EMPIRE II – The Age of Anxiety

EMPIRE II – The Age of Anxiety @ Castello for the 57th La Biennale di Venezia
Exhibition runs : 13 May – 26 November 2017

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Empire II, an artist-led satellite project, was devised and curated by Vanya Balogh for the 57th La Biennale di Venezia. London-based artists Jane Grisewood (NZ) and Carali McCall (Canada) are screening their short film, tensione: how is that going to work? 2017 at Castello for the Biennale.  Filmed in the cold urban landscape, connected by 40 metres of elastic band, Grisewood and McCall repetitively twist and wrap the material onto structures forming horizontal lines, creating stress while testing endurance and reciprocity. (Camera: Sam Pinkstone)

Empire II IMG_2699.450 empire 2 Press Release ed

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The immersive film hub in Castello has ‘a three-chamber space: a library, single-screen darkroom, and a virtual reality port. Art, architecture, and cinema merged, thus creating an empire over the ruins and analog plastic media. Through the works of 115 international artists, Empire II reflects on the hybridization of modern media and of modern content, their coexistence in the Age of Anxiety and post-truth. It is our future present and our present future.’ (Quoted from the British Art(list) Line 2017 during the Venice Biennale.) Accompanying the films are a number of varied events and an imaginative designed and produced by Victor Hotz Studio in Switzerland.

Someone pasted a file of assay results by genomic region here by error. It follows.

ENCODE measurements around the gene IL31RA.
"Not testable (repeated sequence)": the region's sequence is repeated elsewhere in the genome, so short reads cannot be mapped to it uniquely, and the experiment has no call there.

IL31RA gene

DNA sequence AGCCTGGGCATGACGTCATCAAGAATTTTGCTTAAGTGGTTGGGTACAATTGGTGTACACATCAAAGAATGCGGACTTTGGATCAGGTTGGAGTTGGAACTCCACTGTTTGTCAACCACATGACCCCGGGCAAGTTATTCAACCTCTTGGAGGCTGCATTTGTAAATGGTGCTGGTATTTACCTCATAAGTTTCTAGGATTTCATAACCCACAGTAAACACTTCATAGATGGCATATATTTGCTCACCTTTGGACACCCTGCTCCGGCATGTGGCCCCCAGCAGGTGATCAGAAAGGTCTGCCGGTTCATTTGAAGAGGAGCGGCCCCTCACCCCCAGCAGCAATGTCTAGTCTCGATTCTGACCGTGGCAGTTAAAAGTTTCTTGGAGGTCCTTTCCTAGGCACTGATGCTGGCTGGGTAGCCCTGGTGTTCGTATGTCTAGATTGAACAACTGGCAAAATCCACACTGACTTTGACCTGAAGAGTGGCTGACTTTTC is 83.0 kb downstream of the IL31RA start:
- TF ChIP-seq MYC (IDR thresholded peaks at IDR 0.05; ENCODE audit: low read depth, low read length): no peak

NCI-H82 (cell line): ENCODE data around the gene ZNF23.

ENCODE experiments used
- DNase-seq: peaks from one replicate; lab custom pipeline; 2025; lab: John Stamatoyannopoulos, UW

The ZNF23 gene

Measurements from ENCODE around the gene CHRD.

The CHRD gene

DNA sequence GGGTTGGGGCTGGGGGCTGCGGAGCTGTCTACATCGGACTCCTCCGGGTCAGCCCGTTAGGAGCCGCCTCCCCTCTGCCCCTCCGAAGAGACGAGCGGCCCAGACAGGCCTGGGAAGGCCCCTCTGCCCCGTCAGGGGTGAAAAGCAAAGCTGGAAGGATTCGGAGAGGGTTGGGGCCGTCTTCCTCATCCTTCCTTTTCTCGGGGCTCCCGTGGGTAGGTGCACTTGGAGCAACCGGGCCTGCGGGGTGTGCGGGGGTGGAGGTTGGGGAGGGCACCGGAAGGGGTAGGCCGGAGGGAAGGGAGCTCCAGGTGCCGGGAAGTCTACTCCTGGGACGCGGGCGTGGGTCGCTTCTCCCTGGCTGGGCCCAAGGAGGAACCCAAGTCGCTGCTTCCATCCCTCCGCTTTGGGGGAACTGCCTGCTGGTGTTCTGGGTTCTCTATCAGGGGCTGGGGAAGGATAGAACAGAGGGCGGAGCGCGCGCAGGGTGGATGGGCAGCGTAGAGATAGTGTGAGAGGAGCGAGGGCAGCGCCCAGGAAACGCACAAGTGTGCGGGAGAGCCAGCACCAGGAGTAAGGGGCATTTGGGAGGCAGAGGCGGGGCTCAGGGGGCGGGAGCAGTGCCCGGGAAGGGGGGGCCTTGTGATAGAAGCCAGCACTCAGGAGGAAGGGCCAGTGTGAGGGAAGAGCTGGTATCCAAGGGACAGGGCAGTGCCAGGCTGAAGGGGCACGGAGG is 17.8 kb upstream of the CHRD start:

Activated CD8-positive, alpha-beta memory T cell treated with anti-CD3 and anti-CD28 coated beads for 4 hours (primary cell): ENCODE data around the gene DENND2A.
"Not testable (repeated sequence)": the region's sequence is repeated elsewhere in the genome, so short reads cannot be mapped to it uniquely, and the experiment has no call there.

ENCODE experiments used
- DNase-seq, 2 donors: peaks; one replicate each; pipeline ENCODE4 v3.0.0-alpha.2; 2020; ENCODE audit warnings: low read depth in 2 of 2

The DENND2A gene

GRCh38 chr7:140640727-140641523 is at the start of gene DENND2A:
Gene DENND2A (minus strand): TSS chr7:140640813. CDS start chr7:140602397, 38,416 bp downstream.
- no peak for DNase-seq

The first viewing as a multiscreen installation was on 18 April in Brussels during Art Week in the 18th Century warehouse situated in the Old Fish Market. The second viewing was on 25 April at The Corridor Gallery, London. Further venues have been discussed.

Lumen: School of Light

Dancing with Sirius: lines of light, Lumen: School of Light @ Ugly Duckling, Bermondsey, London 3 – 5 February 2017
Invisible lines made visible through photographs of Sirius, the brightest star, taken on the summit of Cerro Tololo in the Chilean Andes during my artist residency. Following Sirius with handheld camera, random choreographic gestures were drawn in the air creating ephemeral ghost-like threads in the night sky.
Photographic installation of 17 mounted matt black prints on Hahnemuhle photo rag (24 x 30cm & 24 x 60cm) total 150 x 150 cm.

 

Big Deal No7: Space

Big Deal No7: Space @ Q-PARK 39, London 1 – 10 December 2016
Exhibiting The Eyes of Argus, the Submillimeter Array (SMA) on Mauna Kea, Hawaii, detecting light of colour that is not visible to the human eye.
Artlyst quotes: ‘A spectacular multimedia group exhibition in a multi-storey underground car park situated in the heart of Soho’s West End over the period of 10 days…It is an amalgamation of imaginary ideas and processes related and created as a response to the genre of Science Fiction, this exhibition features work in the media of sculpture, photography, painting, film, video and audio installations by some 100 international artists and guest students from RCA.’
Archival Giclee print mounted on Dibond  (aluminium & composite board) 75 x 100 cm.

VOID

VOID @ St John on Bethnal Green, London  21 June – 7 July  2016